The Odd History Of The Food Carbon Footprint
As people become more aware of the environmental impacts of the food they eat, several important concepts have entered the food world and shaped the foods we eat and how we source them, alongside the server aprons and clothing often used for cooking food.
These include lifecycle analysis, food miles and the lengths of food supply chains. However, one of the biggest of these concepts is the concept of the food carbon footprint, and how low carbon diets have supplanted low carbohydrate diets in the popular psyche.
It is a general movement that has inspired a lot of other discussions about how we could focus on local dishes, avoiding long and complex supply chains that cause the ingredients for some dishes to travel a significant amount around the world before they reach our plates.
However, exactly how the term became commonly used in the food industry is a somewhat unique story, with the concept popularized by the most unlikely of sources.
The Ecological Footprint Model
The origins of the idea of a carbon footprint began with the ecological footprint, devised by William E Rees and Mathis Wackernagel, then of the University of British Columbia.
They devised a model based on what the planet can renew and measured how many “Earths” would be needed if everyone consumed at the same level as the person making their calculation.
The carbon footprint was a part of this calculation, as were water footprints and land footprints, with the carbon footprint measured in carbon dioxide tons emitted per year.
This concept began a slow shift away from the more general issue of pollution and towards a more specific focus on greenhouse gases in general and carbon dioxide specifically.
However, the concept of an individual carbon footprint was not widely known outside of academic circles until the mid-2000s, when the concept was brought into the wider consciousness by a somewhat unlikely source.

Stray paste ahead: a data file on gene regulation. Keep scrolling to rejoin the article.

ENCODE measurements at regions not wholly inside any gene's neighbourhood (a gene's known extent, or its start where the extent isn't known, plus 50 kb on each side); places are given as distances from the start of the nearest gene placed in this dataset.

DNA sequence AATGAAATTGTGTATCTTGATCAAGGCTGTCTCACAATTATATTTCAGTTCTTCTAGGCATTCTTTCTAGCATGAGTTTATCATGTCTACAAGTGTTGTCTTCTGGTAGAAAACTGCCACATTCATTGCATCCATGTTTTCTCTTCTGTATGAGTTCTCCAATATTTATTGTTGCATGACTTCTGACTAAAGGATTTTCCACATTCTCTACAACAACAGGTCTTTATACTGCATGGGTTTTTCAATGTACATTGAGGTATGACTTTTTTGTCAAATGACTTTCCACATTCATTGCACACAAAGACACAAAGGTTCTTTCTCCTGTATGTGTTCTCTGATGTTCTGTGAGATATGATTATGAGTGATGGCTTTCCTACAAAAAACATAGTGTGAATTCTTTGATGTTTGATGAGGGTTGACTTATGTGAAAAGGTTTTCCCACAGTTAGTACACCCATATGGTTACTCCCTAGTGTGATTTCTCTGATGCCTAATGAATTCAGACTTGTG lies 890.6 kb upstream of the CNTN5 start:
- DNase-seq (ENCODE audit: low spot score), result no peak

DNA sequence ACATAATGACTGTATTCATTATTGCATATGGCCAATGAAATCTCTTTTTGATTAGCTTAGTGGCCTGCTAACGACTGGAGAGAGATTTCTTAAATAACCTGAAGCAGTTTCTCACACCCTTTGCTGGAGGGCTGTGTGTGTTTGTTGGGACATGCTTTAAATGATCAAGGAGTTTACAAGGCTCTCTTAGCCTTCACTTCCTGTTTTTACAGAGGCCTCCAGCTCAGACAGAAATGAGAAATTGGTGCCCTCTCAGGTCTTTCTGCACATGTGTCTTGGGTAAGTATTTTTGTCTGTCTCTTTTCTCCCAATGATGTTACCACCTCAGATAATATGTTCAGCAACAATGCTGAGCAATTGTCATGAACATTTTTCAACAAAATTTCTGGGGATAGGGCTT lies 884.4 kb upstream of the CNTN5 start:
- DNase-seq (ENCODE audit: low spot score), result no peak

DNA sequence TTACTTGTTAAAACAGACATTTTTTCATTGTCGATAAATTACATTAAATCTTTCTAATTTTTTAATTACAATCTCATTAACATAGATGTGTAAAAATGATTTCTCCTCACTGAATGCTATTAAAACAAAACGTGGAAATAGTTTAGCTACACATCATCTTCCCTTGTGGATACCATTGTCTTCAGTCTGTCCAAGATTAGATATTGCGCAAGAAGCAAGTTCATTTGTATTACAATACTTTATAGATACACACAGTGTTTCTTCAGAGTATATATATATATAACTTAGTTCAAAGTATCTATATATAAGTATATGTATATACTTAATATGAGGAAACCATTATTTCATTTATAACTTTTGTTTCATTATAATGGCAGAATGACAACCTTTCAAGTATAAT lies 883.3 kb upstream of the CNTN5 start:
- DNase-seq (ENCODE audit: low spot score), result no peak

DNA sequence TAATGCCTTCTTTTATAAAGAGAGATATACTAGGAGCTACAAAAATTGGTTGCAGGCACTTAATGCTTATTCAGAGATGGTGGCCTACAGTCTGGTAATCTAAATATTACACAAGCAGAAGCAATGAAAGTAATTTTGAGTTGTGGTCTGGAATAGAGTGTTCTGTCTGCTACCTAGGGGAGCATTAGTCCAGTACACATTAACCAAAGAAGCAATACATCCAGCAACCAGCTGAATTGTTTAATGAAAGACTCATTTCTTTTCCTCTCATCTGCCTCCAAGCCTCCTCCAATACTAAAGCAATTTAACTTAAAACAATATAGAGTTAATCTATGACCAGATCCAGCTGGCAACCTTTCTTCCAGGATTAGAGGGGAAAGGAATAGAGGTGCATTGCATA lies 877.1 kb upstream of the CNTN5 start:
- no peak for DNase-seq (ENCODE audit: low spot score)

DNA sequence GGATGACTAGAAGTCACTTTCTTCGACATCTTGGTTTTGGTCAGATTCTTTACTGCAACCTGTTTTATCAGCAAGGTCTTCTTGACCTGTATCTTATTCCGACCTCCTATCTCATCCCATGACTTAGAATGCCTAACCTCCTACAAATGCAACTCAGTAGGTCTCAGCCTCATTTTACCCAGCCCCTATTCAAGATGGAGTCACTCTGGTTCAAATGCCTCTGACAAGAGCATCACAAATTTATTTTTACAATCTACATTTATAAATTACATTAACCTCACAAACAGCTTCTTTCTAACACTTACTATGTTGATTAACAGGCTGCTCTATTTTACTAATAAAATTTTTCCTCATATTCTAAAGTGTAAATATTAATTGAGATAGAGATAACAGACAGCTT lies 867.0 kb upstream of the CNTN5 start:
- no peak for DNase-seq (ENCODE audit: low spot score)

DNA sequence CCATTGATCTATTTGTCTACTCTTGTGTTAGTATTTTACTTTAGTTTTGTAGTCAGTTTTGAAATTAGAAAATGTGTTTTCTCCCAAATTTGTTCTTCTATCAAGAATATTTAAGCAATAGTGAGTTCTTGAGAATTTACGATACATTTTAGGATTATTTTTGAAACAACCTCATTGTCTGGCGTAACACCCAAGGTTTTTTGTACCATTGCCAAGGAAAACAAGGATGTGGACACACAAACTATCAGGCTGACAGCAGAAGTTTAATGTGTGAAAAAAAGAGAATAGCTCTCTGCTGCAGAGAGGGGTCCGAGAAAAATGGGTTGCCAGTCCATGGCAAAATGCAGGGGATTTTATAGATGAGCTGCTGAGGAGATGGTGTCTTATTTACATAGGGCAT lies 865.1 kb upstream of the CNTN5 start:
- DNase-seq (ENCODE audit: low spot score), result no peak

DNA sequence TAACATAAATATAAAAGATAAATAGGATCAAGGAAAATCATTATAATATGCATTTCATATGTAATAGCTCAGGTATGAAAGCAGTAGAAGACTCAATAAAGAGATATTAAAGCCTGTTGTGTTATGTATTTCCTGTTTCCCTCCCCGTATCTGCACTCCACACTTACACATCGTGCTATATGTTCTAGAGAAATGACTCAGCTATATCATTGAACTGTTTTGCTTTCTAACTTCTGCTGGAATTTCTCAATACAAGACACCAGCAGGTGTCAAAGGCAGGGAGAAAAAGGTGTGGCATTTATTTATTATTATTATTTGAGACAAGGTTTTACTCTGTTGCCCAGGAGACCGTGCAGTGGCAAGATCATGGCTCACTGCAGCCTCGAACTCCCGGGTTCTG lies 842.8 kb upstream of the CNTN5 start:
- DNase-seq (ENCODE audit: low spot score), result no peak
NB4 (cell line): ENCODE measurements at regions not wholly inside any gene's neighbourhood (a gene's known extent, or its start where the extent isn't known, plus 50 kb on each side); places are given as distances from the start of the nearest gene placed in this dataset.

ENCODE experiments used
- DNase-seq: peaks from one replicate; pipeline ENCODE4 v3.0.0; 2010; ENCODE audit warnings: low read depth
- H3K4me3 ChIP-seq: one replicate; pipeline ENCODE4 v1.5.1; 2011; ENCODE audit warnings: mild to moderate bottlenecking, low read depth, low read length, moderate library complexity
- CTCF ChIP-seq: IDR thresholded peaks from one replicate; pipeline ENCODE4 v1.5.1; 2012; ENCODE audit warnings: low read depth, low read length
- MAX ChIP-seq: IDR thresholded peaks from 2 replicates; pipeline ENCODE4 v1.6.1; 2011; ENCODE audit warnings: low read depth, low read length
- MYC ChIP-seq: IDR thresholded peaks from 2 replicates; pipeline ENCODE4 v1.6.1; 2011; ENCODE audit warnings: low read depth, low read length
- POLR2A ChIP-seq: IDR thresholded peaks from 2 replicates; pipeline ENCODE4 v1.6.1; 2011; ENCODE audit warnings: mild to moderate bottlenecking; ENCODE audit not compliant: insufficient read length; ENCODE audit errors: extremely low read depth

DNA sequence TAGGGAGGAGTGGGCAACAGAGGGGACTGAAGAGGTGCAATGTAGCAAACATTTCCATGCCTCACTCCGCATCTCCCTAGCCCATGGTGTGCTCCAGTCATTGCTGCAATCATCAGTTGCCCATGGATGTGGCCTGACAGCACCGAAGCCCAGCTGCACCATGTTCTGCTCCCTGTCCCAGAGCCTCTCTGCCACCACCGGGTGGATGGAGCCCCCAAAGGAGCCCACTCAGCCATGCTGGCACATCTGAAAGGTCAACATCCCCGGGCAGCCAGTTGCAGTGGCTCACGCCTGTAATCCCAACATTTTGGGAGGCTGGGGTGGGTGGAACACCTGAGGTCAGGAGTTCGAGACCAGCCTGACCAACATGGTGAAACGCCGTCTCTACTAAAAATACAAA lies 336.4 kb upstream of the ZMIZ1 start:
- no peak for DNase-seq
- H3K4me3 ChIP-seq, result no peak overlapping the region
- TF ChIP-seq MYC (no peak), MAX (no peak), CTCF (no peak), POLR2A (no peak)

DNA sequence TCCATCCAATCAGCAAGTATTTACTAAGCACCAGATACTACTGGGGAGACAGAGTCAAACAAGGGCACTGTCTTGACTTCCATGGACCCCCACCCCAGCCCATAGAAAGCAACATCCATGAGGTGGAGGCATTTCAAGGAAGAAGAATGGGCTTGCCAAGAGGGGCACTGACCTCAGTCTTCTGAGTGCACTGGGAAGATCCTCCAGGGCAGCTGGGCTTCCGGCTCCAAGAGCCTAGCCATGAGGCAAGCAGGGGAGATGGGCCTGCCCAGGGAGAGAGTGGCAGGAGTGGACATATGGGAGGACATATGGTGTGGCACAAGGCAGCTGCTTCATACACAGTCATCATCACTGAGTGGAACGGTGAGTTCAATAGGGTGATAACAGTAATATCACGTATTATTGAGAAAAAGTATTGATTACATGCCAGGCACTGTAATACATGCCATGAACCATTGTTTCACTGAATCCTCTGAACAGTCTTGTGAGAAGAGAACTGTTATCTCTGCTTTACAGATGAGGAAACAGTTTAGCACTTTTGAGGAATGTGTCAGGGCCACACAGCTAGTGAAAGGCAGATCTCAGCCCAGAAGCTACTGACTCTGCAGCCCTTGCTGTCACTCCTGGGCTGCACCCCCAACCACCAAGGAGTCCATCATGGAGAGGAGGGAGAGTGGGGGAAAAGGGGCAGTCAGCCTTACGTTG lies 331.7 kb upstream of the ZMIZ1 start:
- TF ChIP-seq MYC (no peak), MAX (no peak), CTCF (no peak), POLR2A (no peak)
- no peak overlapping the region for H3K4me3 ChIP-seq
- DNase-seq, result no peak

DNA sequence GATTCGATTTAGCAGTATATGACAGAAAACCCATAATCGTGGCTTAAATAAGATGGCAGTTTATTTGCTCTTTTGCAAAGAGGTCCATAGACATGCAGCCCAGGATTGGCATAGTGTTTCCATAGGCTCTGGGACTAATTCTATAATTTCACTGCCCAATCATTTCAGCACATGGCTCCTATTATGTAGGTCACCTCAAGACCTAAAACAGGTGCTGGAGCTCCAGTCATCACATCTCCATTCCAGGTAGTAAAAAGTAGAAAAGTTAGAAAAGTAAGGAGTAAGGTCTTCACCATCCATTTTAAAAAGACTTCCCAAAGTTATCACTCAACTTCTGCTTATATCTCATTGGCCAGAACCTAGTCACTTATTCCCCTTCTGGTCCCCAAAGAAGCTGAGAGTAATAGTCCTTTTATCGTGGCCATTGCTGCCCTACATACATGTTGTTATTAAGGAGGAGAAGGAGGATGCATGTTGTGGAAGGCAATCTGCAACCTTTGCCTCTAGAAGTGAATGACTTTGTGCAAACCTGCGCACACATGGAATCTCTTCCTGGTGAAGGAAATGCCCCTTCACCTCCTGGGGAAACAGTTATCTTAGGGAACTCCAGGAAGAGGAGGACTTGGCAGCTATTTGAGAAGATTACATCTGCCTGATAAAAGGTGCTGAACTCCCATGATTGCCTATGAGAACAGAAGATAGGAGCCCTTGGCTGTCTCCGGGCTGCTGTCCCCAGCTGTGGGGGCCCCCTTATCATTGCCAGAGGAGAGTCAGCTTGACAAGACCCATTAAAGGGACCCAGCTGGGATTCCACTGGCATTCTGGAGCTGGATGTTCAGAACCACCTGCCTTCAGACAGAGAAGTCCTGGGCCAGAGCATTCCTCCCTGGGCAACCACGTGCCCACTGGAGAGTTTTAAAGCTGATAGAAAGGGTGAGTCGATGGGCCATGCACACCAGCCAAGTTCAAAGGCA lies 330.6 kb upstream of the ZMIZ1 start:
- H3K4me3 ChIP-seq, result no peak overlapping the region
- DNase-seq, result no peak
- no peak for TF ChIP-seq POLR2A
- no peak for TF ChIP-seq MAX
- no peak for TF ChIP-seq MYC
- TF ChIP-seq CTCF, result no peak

Individual Carbon Responsibility
In 2005, the marketing company Ogilvy was tasked by fossil fuel multinational corporation British Petroleum to design a campaign that instructed people to go on a “low-carbon diet”, although in this case the concept was meant more holistically than just their culinary choices.
Other fossil fuel companies such as Shell followed suit and focused heavily on individual responsibility, highlighting that collectively the steps individuals make are the reasons for increased carbon emissions in the atmosphere and the effect on global temperatures.
This campaign was highly successful, although given that BP continued to expand their oil drilling as of 2021 with little signs of stopping, there have been accusations made of hypocrisy.
This criticism was emboldened in the wake of environmental disasters such as Deepwater Horizon, which highlighted that large energy firms cause far more carbon emissions than individuals ever could.
Regardless, people have focused far more on their personal actions, particularly when it comes to the food they eat. There is more interest in local produce, local recipes and local restaurants, which not only reduces a meal’s carbon footprint but helps to preserve local culinary culture.